Newspaper Page Text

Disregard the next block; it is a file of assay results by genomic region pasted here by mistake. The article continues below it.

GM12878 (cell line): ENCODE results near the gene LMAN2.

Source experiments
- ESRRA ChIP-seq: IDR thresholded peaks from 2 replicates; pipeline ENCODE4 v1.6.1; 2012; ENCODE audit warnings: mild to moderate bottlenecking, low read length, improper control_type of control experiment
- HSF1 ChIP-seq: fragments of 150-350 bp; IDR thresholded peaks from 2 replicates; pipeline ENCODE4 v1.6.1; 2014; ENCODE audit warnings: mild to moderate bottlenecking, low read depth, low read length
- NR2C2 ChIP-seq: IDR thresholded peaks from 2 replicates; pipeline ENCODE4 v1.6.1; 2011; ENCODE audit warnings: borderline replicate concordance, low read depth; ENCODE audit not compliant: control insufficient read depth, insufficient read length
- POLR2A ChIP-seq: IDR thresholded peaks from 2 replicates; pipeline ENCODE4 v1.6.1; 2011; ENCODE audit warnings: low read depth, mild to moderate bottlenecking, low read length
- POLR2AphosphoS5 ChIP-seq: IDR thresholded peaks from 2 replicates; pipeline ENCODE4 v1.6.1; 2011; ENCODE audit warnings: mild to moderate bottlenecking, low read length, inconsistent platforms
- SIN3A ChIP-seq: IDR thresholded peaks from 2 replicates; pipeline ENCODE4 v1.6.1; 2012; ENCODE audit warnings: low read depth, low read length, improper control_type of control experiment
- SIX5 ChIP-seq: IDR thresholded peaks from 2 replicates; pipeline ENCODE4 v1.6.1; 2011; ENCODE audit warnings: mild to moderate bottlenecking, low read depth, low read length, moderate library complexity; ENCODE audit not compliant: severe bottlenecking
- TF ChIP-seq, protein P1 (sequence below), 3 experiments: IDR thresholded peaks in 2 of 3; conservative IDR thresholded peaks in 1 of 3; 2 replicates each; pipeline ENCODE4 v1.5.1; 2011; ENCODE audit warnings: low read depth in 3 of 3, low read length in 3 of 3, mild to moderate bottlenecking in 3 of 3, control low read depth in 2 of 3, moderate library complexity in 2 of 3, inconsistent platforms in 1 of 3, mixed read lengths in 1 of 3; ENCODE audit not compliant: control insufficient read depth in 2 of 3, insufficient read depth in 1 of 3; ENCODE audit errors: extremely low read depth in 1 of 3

FOR SALE Jersey Dairy Herd, dairy outfit, wagons, horses, farm tools, surrey, household goods, purchaser can rent ranch, J200 a year.. Plenty feed. Sells $150 better per month. Pasco. 110 X. Center st. FOR SALE A No. 1 Ranch, 40 acres alfalfa, Maricopa water, fenced in fiye. acre fields. Good house, well. E. E. loan and insurance. 110 N. BEPBBLICAN 8 Center St.- FOURTEENTH YEAR. lO 1AGES PHOENIX, ARIZONA, THURSDAY MORNING, MARCH 17, 1904. 10 PAGES VOL,. XIV. NO. 5 OS THE A PEACEFUL WAR A Day of No Hostile De velopments in Far Oast MOVEMENTS ON LAND The Russians Massing North of the Yal River The Great Armies of the Japanese A Quiet Bordering on Ennui at Fort Arthur. Tin Kow. March 16 A creditable native arrived here today bringing a rcDort as late as March 12 from Hons Huang Chans to the effect that the main body of the concentrated Russian forces had crossed the Valu. leaving small bodies of troops at Antung and other points to guard the river. Th continued attacks of the Japan ese have compelled the steady evacua tion of the I-iao Lung peninsula. The l ist bombardment of Port Arthur ren dered every part of the fortress of Port Arthur unsafe. Residents assert that fragments of' the Japanese shells fell every where and that omc rail road coaches and buildinss were de stroyed, though most of the damage on. the shore was unimportant. foreigners choosing to remain in the interior must now sisn an agreement restricting their movements and stipu lating that a special pass is necessary when leaving their bounds. RUSSIA'S MAIN ADVANCE. London. March 1?. No further, news of the progress of hostilities in the far east has been received here. Much inter st is manifested in the report that the Russian main advance is crossing the Yalu. but this is not yet confirmed, and. according to the Daily Chronicle's Ping Yang correspondent, i.Il the Russian troops have 'eft North Korea. 20.0AO of them being concen trated at Kulion Cheng, north Of the Yalu river in Manchuria. LONG WAR CONTEMPLATED. The Baltic Fleet Will Not Sail Until July. Paris. March 16. The Tokio co-respondent of the Matin sends this in formation, which he says comes from rt-liable authority, concerning the Ja panese military situation up to March 10th: "The first army of 70,000 troops, un der General Kuroki, occupies northern Korea. The brigade landed at G.n Sun forms rartof a second army of similar strength. The mobilization ti the latter has been completed, and the troops will sail shortly for an un known destination." The Echo de Paris publishes a des patch from its St. Petersburg corre spondent, which says that the idea of i the Russian Baltic squadron going to j the far east by the northeast passage j has been given up .is too risky. The ileet will probably start in July and g3 by way of the Caoe of Good Hope. A RECOGNIZED FOE. Russia Serves Notice of Her Course Toward Korea. Seotrl. March 16 The Korean super intendent of trade at Kyong Hung, on the Tumen river, has received a note from the general in command at Vladivostok, saying th-.it since Korea has joined Japan, Russia considers OSTRICH FARM Capital Addition NOW OPEN. Fifty Gigantic Ostriches, beautiful display of Ostrich boas, plumes, fans, etc., at Producers' prices. West end of Washington street car line. 2E2 , Choice Piece of Land with Tempe Water, five miles south of Tempe all in alfalfa, fenced and crossfenced. In a fine neighborhood and near good school. Offered at the exceptionally low fig ure of $52.50 per acre. DWIGOT B. HEARD Center and Adams Street. MEN'S Suits Cleaned, Pressed and Repaired Prompt WorK. Right Prices. STAR DYE WORKS. 23 S. First Ave. Phon Red 533. Korea as a belligerent and will act ac cordingly. Two thousand Korean troops now at Seoul will be sent to the north next week. The Japanese have ascertained defi nitely that a strong force of Russian field artillery is on the north bank of the Yalu liver and that earthworks have been thrown up.' Advices from Chen Ju. a town north west of Anju, say that the people are in a state of panic, owing to the treat ment of women and the seizing of grain bv the Russians. THE CZAR'S ADDRESS. He Reiterates that Japan Is the Of fending Belligerent. St. Petersburg. March 16. The em peror, today, receiving the German at tachees L.arnenstein and Teatta. who are to leave for the front March 18, said: Gentlemen, all Europe now realizes that Russia tried to avoid the war and to obtain a peaceful settle ment. Many of the powers strove also to attain this end. but Japan forced the- war, infringing upon all interna tional law. Gentlemen, you will be .vble in the far east to see how Russia observes humane conduct during the war." JAPANESE FINANCES. Tokio. March 1G. The cabinet, after a conference of the elder statesmen and other political leaders, decided to submit proposals for an extension cf the tobacco monopoly and the salt mo nopoly to a special diet convening on Friday next. The cabinet also decided to suggest a miscellaneous increase of taxes and duties amounting to C8.000.000 yen. The exnenditure on account of the war from April to next December is esti mated at 3SO.000.000 yen beside the spe cial war reserve of 400.000,000 yen ex checuer bonds. 68.000.000 war taxes, 70, 000.000 by the ordinary annual receints and 25,000.000 yen from a special fund. AT JAPANESE REQUEST. Seoul, March 16. The emperor in tends to leave his Dalace to return to Kvunbok. his calace in the outskirts of the city. The present palace is sit i uated in the midst of the foreign le- . gations. The removal doubtless is more satisfactory to the Japanese gov ernment. QUIET AT PORT ARTHUR. Port Arthur. March 16. Everything is Quiet here: no sign of the enemy. A SPY SHOT. St. Petersburg. March 16. Captain Ivkcv. of the Manchurian commissarat service, has been summarily court martialed and shot, for acting as a spy in the pay of the Japanese. A document found in his possession r-iovcd the charge. ANOTHER BUNCH CAUGHT. New York." March 16."-r-R.uBian sources report the capture on March 13 of eighteen Japanese spies dressed ps Chinese laborers in the village of Wanglin, cables the Herald corresDcn dent at Chefoo. It is supposed these men landed from the fleet during the nttack on Thursday. The men were removed to Mukden under the vice roy's orders. JAPS' SHIPS CRIPPLED. Port Arthur. March 16. A passenger on the steamer Argun, captured by the Japanese, who returned here yes terday, declares that he saw two damaged warships towed into Naga saki on February 26th. one being the Asuma and the other a cruiser. o MILWAUKEE CROOKEDNESS. The Wholesale Arrests of Former Ct Officials. Milwaukee, Wis., March 16. Several arrests were made today on warrants coverins: indictments ret-irned by the errand jury last evenings Among those arrested and the charges are as fol lows: Ruilding Inspector Marshall Dunn, bribery; Former Alderman Charles Cook, bribery; Alderman Wil liam Murphy, bribery: Supervisor Wil liam Sutton, bribery: Former Court Clerk Olis Hare and Frank Keogh, printer, conspiracy to defraud the county: Frank Himelstein, deputy tax commissioner, conspiracy. HE WAS. SHAKEN UP. Death of a Pueblo Man While Shaking Uo an Arc Licjht. Pueblo. Colo.. March 16. While on his way to a prayer meeting. ,F. A. Alsin. an expressman, attempted to shake up a street arc light with the result that he was electrocuted on the hoot. He seized the wire rope by which the street light was held, but In some manner this had become cross ed with a live wire. Alsin lived at 1313 Orman avenue and leaves a wife and two sisters, the latter living in Denver. UNDECORATED PALACES. Vienna. March 16. The palaces of Kmporor Francis Joseph and Arch duchess Clothilde at Budapest were otonod yesterday evening, the result the windows being broken, because th buildings were not decorated in honor of the anniversary of the revolution of 1348. o UN DRINKABLE ALCOHOL. Fortune Awaits the Man Whe Mke It. Can Washington. March 16. The im perial Russian minister of finance has offered a prize of 50.000 rubles ($25. 75C) to the person or rersons who will 'nvent some way of making alcohol un drinkable. reports B. H. Warner. Jr consul af Leipsic, Germany . RUSSIAN STUDENTS FIRED. Berlin. March 16. Thirty Russian students, several of them women, re ceived notice by the police of expulsion in consequence of participating In a meeting to protest against the govern ment permitting Russian agents to watch Russian residents in Germany, COUTH AFRICAN OUTRAGES. Some of the Sights Assailing the Eyes af German Soldiers. Berlin, March 1G. Letters from Ger man South Africa have arrived here giving details of the ghastly treatment of German settlers, 113 of whom wero killed outright or tortured to Ueath in the district of Okahandja alone. Women outraged and disemboweled and with pieces of their bodies nailed to the doors of houses and bodies mutilated and left to die slowly, were frequent spectacles. The expeditionary 'olumns on coming in sight of a far mer's house would see the heads of its occupants fastened to the roof. o THE DEWEY TRIAL. The Famous Case Will Go to the Jury Tomorrow. Norton. Kas., March 16. The taking of testimony in the trial of Chauncey j Dewey and his cowboys closed this afternoon and the judge presented the Instructions to the jury. The arguments, it was agreed, should over two days, and it is believed the case will be given to the jury late on I "nrtay. A BID FOR IMMIGRATION. St. Paul. March 16. Land dealers from ten states met in St. Paul today , rind organized the American Immigra- j tion Association of the Northwest, which will devote its energies to ob taining for prospective settlers in northwestern states the same favorable opportunities and inducements which are offered to settlers in southwestern fields. ' CHINA IS BUYING ARMS A Business Transaction in Violation of the FeKin Treaty. Washington. March 16. B. II. War ner, the American consul at Leipsic, Germany, writes to the state depart ment that an Austrian company has just received an order for so large a number of small arms for th Chinese government that it will take the com pany several years to fill the order even with additional forces of men to whom it has given employment. The fact iixk attracted attention here because it was "provided in the treaty of Pekin. which closed the boxer trou bles that for a term of years the im portation of arms into China should ie stopped absolutely. o EXILES FROM TELLURIDE The Expatriated Will Complain to Governor Peabody Today. Denver, March 16. The delegation of deported miners from Telluride ar rived here today and held a conference With officials of the Western Federa tion of Miners. The meeting was in ocret. and nothing was given out con cerning the discussions. It Is reported that the matter of deportation of the union men from Telluride will be brought officially to the attention of Governor Peabody tomorrow. Just what action will be asked of the itovernor, however, cannot be learned lonight. A. H. Floaten, president of senate committee on foreign relations the People's Supply company of Tel- 1,88 authorized Senator Foraker to luride, who was forced to leave there make a favorable report on the nieas ftlorg with the union miners, was one : u, e- The bill, as originally introduced, of the arrivals here. He was wearing wa9 Practically the same as had been the same clothing he wore when h presented In the house of re presj.it a- was compelled to leave his home, and the bloody condition of his garments testified to his encounter with the mob. His head was heavily bandaged to con c.eal the cuts and bruisea made by a "evolver In the hands of a member of he mob. Dispatches from Telluride seals in the open waters of the r.oith tonight say that two more unioni men j Pacific ocean and Behring sea, pursu wers ordereS to leave town hv tomor- ' ant to the treatv articles vf n.vrrl nf row noon. After consulting with their attorneys they : decided to obey the edict. This is the only change in the conditions there. o PARKHURST THE LIBELER Judgment Rendered Ag'ainst Him for $24,000. Boston, Mass., March 16. A superior court jury today returned a verdict in favor cf Rev. Dr. EL A. Schell of Chi cago, formerly general secretary of the; Epworth League, in his suit for libel against Dr. Charles Parkhurst, editor, and the Boston Weslevan association, publishers of Zion's Herald. The jury Gxed the damages at $24,000. The suit arose over the statements printed in Zion's Herald in 1899 re garding the publication by Dr. Schell. in collaboration with E. O. Excell a composer of Chicago, of a sacred song book for the use of the Epworth League. The alleged libel was contain ed in statements that Dr. Schell was dishonest and had utilized his status in the church for his personal gain. COLONIAL PROBLEMS. Analo-French Discussion Proceeding in Friendliness. Paris, March 16. The London cor respondent of the Figaro says that the discussion of the friendly settlement of colonial ouestions has been carrisd on practically continuously in Paris and London since President Loubet's visit to Ensland. Great Britain's insistence in includ ing Egypt caused some difficulty at first but it is certain now that the two governments are animated by a determination to reach a friendly set tlement of all differences. WEATHER TODAY. Washington. March 16. Forecast: New Mexico and Arizona: Fair Thurs day and Friday. IA DARK TINGE Given to the Post Office Bill Discussion THE NEGRO QUESTION Raised by a Mississippi Member Who Contends That the Lynching Mobs of the South Are More Gentle Than Those of the North. Washington, Aiarcn it. in me nouse today during the discussion of the postoffice appropriation bill, Mr. Spight of Mississippi discussed the negro question and declared unjust the at tacks on the people of the south, who na(j been charged with brutality and barbarism toward the colored race, Comparing the lynchings and burn ings at the stake which had occurred In the south with those in the north, he said the people in the south, in mutiny out Dunishment to a negro who j,., committed a fieuidlsh crime never followed it up with .violence toward defenseless children and women as had been done in the north. He declared that President Roosevelt bv inviting Booker Washington to dine at the White House had done more to inilame the passions of the negro and to give him a perverted -idea of his importance and his near approach to social equality than anything that had been done 'for the past ten years. Subsidies to railroads for special mail facilities came in for-much criticism bv Mr. Robinson cf Indiana, and Mr. Gaines of Tennessee, the latter charac terizing them as a "legalized steal." The rural carriers found many friends on the floor who advocated increased pay for them and the privileges of acting as agents for newspapers t nd truiif.j people. Mr. Williams cf Mississippi had read an editorial from the New York Times cf today under the heading, "As to Running-a-Muck," having reference to an interview with the attorney on the subject of, the merger decision. The attorney general had given his views, in which he said "To quiet the asnrehension of trusts and combina tions for fear they might think the i government was going inco me dusi j ness of discovering and. prosecuting ! them miscellaneously without regard to nolitical affiliations or past con nection with republican politics." Mr. Williams said it remained to be seen whether this prosecution was a theatrical campaign trick or te ..be ginning of a general policy "of shack ling cunning now as strength and brute force have been shackled in the past." Mr. Flood of Virginia denied that Perry S. Heath was entitled to credit for inaugurating the rural free deliv ery. He said Heath made the claim "notwithstanding the fact that he had not yet tmereed trcm the postoffice Fcandal with a name as unstained as Alpine snows thrice bleached by north ern blasts.' THE FUR SEAL BILL. Washington, March 16. After elim inating all but three sections of Sena- tor Dillinghams Alaskan seal bill, the tlves by Tawney of Minnesota, As passed the bill provides that the president of the United States fdiall negotiate with Great Britain Cor a te v.'sion of the rules and --egulaiions which now govern the taking of fur the Behring sea tribunal of arbitration ! made at Paris, August 16, 1893. The revision of the regulations is for the purpose of restoring and rieseiv ing the fur seal industry and ic abate the killing of nursing mo:h?r seals on the high seas. A MEETING OF RULERS. a.e Visit of Emperor S.-ain. William to Vito. Spain, March 16. At half past 9 o'clock this morning King Alfonso and Emperor William went aboard the Spanish gunboat Vasco Nune s. de Balboa, which weighed anchor and procedeo to review the Spanish war ships. After the review the two rulers were rowed to the Spanish royal yacht -ir-alda for luncheon. Rrnperor William subsequently sailed for Gibraltar on board the steamer Koenig Albert, and was accompanied on that vessel by King Alfonso until outside the Spanish waters. o WILL VOTE ON FRIDAY Debate on Fitness of General Wood Coming to an End. Washington. March 16. Anoth"r entire day of the senate was devoted to consideration in executive session I of the nomination of General Wood to ' bp a malor general. Senator Black burn, resuming his speech begun yes terday, occupied a little more than I two hours and was followed by Sena tor Ouarles. who consumed the re mainder of the day and expects tn ' take another hour tomorrow. It ! predicted now that a vote will be reached before adjournment Friday. In addition to the speeches, which will be made by Senators Teller and Foraker, Senator Alger, formerly sec retary of war. will take fifteen or J twenty minutes in defense of General Wood's executive ability. He will speak from a personal view point. The mili tary reord and the executive ability of General Wood formed the subjects of Senator Quarles remarks. He 'ol io wed very closely the testimony before the military affairs committee and nraised General Wood for his conduct in the Geronimo campaign, the cam paign against the Apaches, the Spanish-American war arid the record he was now making in the Philippines. No attent'on was paid by Senator Quarles to the chargesnade against General Wood, though he suggested, that in concluding tomorrow he would attempt to show that they had not been proved after an exhaustive inquiry by the senate committee. The interruptions in the speeches to day were even fewer than yesterday. Senator Foraker is depended upon by the majority of members of the mili tary committee to answer all charges that have been made. LITHOGRAPHERS' LOCKOUT. It Will Affect the United States and Canada. New York. March 16. The various unions of the Allied Printing Trades organization held conferences tonight and decided not to aceCTSt the arbi tration nlan proposed to them by the employers' association. The arbitration plan was submitted individually today to the association, and they were told that if they did not accept the plan they were locked out. j The men were given until Saturdav to decide. If the men' refuse to sign the agreements, more than 10,000 men will be locked out. The lockout will be all over the United States and also in Canada. EXECUTOR W. J. BRYAN Widow Bennett's Motion for His Re moval Under Advisement. New Haven. Conn.. March 16. After consultation with the attorneys in the Philo S. Bennett will case. Judse Cleveland, of the probate court has announced that he will defer giving a decision on the application for William J. Bryan's removal as executor until the superior court passes on the main issues in the case. In the motions before the probate court counsel for Mrs. Bennett and the residuary legatees asked for Mr. Bry an's removal on the ground that his position as a beneficiary was inconsis tent with his duties as executor. A PANIC IN A THEATRE The High Priced Miss Virginia Harned At the Bottom of It. Pittsburg. Pa.. March 16. A small panic at the Alvin theater todav re sulted from the announcement ' that Virginia Harned refused to appear in her advertised part. Fully 2,000 people, mostly women, had been seated for the performance at the "barsain matinee." f."0 cents for any seat in the -house) nd when the announcement was made that Miss Harned refused to appear before such a cheap house a grand rush was made for the box office to get the money back. The theater officials were pawerless to check the rush and "many women were hurt, but none seriously. The Alvin people claim that Miss Harned had acreed to abide by the custom of the house and she was ad vertised accordingly. , . MO COAL STRIKE. Indianapolis, March 16. The na tional officers of the United Mine Workers of America say today that trom reports they have received from the local of nine states which yester day voted on the subjectof accepting or retusing the offer of the operators '. is accepted and there will be no ctrUte. THE SHORTS CAUGHT OUT There Had Been Too Much Anticipa tion of Merger Decision. New York, March 16. The stock m.nket continued today under the dom inition of the Northern Securities case, and the movement of prices was ac cepted as showing a considerable s)!io; t Interest still remaining uncovered a? a consequence of short sales made In anticipation of the decision. STOCKS. Atchison, 66 '4; do. pfd., S9&: N. J. Central. 105; C. & O., 3nt-i: St. Paul. 76; Big Four, UVy, C. & S.. HSVi; do pfd., 54; do 2d rfd.. 25; Erie, 25; Manhattan, 142; Metropolitan, 107; Missouri Pa cific, 89: N. Y. Central, HS'4: Penna., 114; St. L. & S. F. 2d pfd., 42; So. Paciflc, 44; U. P., SS: Amal. Cop per, 46: Am. Sugar, and Ref., 124 Anaconda. 62; U. S. Steel, 11; do. pfd., 57 Yil Western Union, 88. BONDS. Government bonds: Ref. 2s, reg., 105; coupon, 105; 3s. reg., 1064; coupon, 106: new 4s, reg., 132: coupon, 132; old 4?. reg., 106-?i; coupon, 108. METALS. New York, March 16. Tin was a lit tle higher In London, spot there ad vancing 7s 6d to 126 2s 6d, while fu tures were 10s higher at 126. Locally tin was quiet and without .material change, closing at 27.2528.10. Copper advanced 2s 6d and closed at 57 5s for spot and at 65 5s for futures ip the London market. Locally copper remains unchanged. Lake is quoted at J2.50(ftt2.75: electrolytic and casting. 12.37S 12.621,4. Silver, 56. Lead was unchanged In both markets, closing at 4.604.65 In New York and at f 11 ISs 9d in London. I Mexican dollars, 44V&. Spelter was un changed N locally at 5.00(fiS.10, but ue clined 2s flu to 21 ITsi 6d in London. I GRAIN. f Chicago, March 16. Indications of an effectual break In the Kansas-Oklahoma drouth knocked 214c today from the price of July wheat. The May delivery closed at a loss of 114c. May wheat opened at 97 to 97V4, fell to P6'4 and closed at 96. May corn opened at 54c,' touched ZZc and closed at 53r.3lc. May oats opened at 40, and after selling between 4f and 41, closed at 40 '4. CATTLE AND SHEEP. Chicago, March 16. Cattle Receipts, J 43.000; lOfftlSc lower: good to prime steers. .ri.2utfj.7u; poor to medium, 3.0 ".00; stockers and feeders, 2.50&4.25; cows, I.fi0(ff4.25; heifers, 2.Q0r?i 4.50; tan ners. I.fi0(fi2.50: bulls, 2.QP&4.00: calces, 3.006 6.00; Texas fed steers, 4.004.65. . Shop Recefpts, 20,000: steady to 10c higher; lambs steady to 10c lower ood to choice wethers. 4.23Q5.25; fair j to choice mixed, 3.504.50; western! sheep, 3.255.1o; native lambs, 4.50fr &.60; western lamb?, 3.25Q5.35. THE FIRST WORK. Tn Clear the Panama Canal Zone of Unhealthy Conditions. Washington, March 1C. The houe committee on interstate and foreign commerce toduyfurther heard Pro fessor William II. Kurr on the question of . sanitation on the Panama canal route. This is, by the Isthmian canal commission, said he, regarded as the subject . of the greatest importance. The works of sanitation would be chiefly the construction of waterworks and a sewerage system for the citie-j of Panama and Colon, and the drain age of the districts between those cities. It would, however, he said, re auire the co-operation of the police, -as the beople on the isthmus have no idea of sanitary principles. He estimated the cost at $2,000,000. ' The completion of the canal, he said, could be accom ii eight or nine years. , o ALASKAN INDIANS DYING. The Washington Government Takes -iei;s for Their Relief. Washington. March 16. Renresen- tations have been made to the Wash ington authorities that the Copper River Indians in Alaska generally are fdck and dying from luck of nourish ment. Assistant Oliver of the war depart ment has telegraohed General Funston. commanding the denartment of the Columbia, to do. everything he can for th-j Indians in the interest of. human itv. The only military post in the Copner River region is a small post at Copper City used' by men of the signal corps, who have supplies sudi- cient oniy for their own subsistence, o LABOR TROUBLES. r ' - Probable Renewal of , Conditions cf a Year Ago. -- New York. March 16. Labor troubles as the result of which many thousands of men are Idle, again threaten the industrial world. The situation is ex- pected to . become as serious as the memorable troubles a year ago. , In the building trades in this city M.C0O men are out of work and the number is increased almost dailv. The j during Prefcident McKin'iey'e ad.nin: nrlnting trades are threatened . bv the . tration and a cousin of Congressman attitude of the lithographers, 15.000 of ! Edgar D. Crumpacker. died today of whom are expected to be locked out typhoid fever .aged 50 years', throughout the country. j o It Puts Money Into Gives You Prestige Among Mankind. To know Business, to do Business, and to talk Business as learned at THE LAM SON BUSINESS COLLEGE, PHOENIX. ARIZONA. The great private training school of the. southwest. This Week Our Annual We'd like to sell about $2,000 worth of Diamonds, Watches. Jewelry, Silverware, Clox, Etc., this week. WOW'S THE TIMES Geo. li. CooK, Jeweler. 134 W. Washington St. PHOENIX, ARIZONA. Ice Cream and Sherbet Wiiolesala and Retail Coffee AFsa . FORD HOTEL, EUROPEAN AND AMERICAN PLAN AFTER LAST SEASON'S USAGE Your lawn mower probably needs sharpening and adjust ing. If so, bring it to us. We have the only machine in town made for that purpose. D.H. BURT1S 15 Eait Washington Strt. THE PHOENIX NATIONAL BANK PHOENIX. ARIZONA. Paid-up Capital, H00,OUO.r Surplus and Undivided Profits. tTS.IV'O 00. E. B. OAGE, President. T. V. PKMRERTOX. Vic Prenidrtt- H. J. McCLUNG, Cashier. W. F. DODGE, Assistant Cashier. Steel-lined Vaults and -Steel Safety Deposit Boxes, General Bnkm Busi ness.' Drafts on all principal cliles of the world. DIRECTORS: E. B. Gage. T. W. Pemberton. F. M. Murphy, T. M. Ferry. K. N. Fredericks. L. H. Chalmers. F. T. Alkire. J. M. Ford. H. J. McClun. THE PRESCOTT NATIONAL BANK PRESCOTT, ARIZONA Pntd-un Capital. JIW.OOO. Surplus and Undivided Profits. "0.o F M MURPHY President. MORRIS GOLD WATER, Vic President. r! n" FREDERICKS Cashier W. C. BUASDON: As.istant Caahitr. Brooklyn Chrome' Steel-lined Vaults and Safe Deposit Boxes. yenerml brk in business transacted. Directors F. M. Murphy. E B Gase MorrU t,olU tef. John C. Herndoii, F. G. Brecht, D. U. Ferry. R. N. Frederick. Long Diatanc Telephone No. bO. SECRETARYSHIP Stoddard's Successor Will Be an Arizonian HE'S ALREADY CHOSEN His Identity Not Tct Publicly Dis closedThe Fees of the Office Will Be Cot Off and tho Salary Will Be Raised. Washington, March 16. The nomina tion of a succtssor to Isaac T. SioJ ward of the territory of Arizona will be sent to the senate within a day or two. The position will become vacant on. April 1st, at the request of Mr. Stoddard in submitting his resignation. It was reported a wttk ago that Co!. George Dunn of New Vork. chatrmau of the New York state corumlttte. would be named as his sutie-or. 1: Is new given out on good authority that the new secretary will be an Ari zona man who has already been s. l'i t ed by the president for that iK.Mtion. It is understood that there had been no definite tender of the otfice to Col. Dunn. The appointment had been pi -posed to- both him and the president and both had it under consider aiiu:i until recently. . The office, which has b-.eri supported j largely by fees, will be placed uin a salary ba?is and the fees v.'hu-h now appertain to it will be turned into the tieasury of the territory. CREW OF BARK MARYE SAVED. Ft. Michaels. Azores. Mn h 1". Tb ? British steamer Cairr.isla. from tfaxar: nah, February 20. for Havre. h:i land ed hero the c rew of the British bari Marye troop, from JVns.u-oJa. January 4. lor Rio Janeiro, which was aband.vt cd at Fea. SHIPS HAD TO UNLOAD MEAT. ' Afraid That Japanese Would Stop Vessel and Capture Cargo. Savannah, Ga., March Walter-C Hartridge, who left last month on hi return voyage to the Isle of Yap. had as a ftl!ow passenger on the I'a. irl mail liner China Richard HrJi:.v; Davis. Mr. Davis is going to the oa: as a war correspondent. He was ac companied by his wife, whom he v.iil leave in Kobe when he gos to th front. The ship )n whUh they sailed l was carrying 700 tons of ;neat t. the j Russian army, and was delayed a day in leaving San Francisco by rec-ivir.r j orders to unload her cargo, as the tw. previous ships of the same line. arry- ir? 500 tons cf meat to the Russian. ! had been stopped by the Japanese and ! her cargo captured. Mr. Hart-iVe i reached Honolulu Friday. Mr. "aril Mr?. Davis have gone on t.- Hong Konr. 1 a ! A DEAD JUDGE. j - J I.a Porte. Ind., March If. Jonathan i W. Crumprcker, associate justice ; I the supreme court of New Mxi Your Pocket, and Inventory Commences !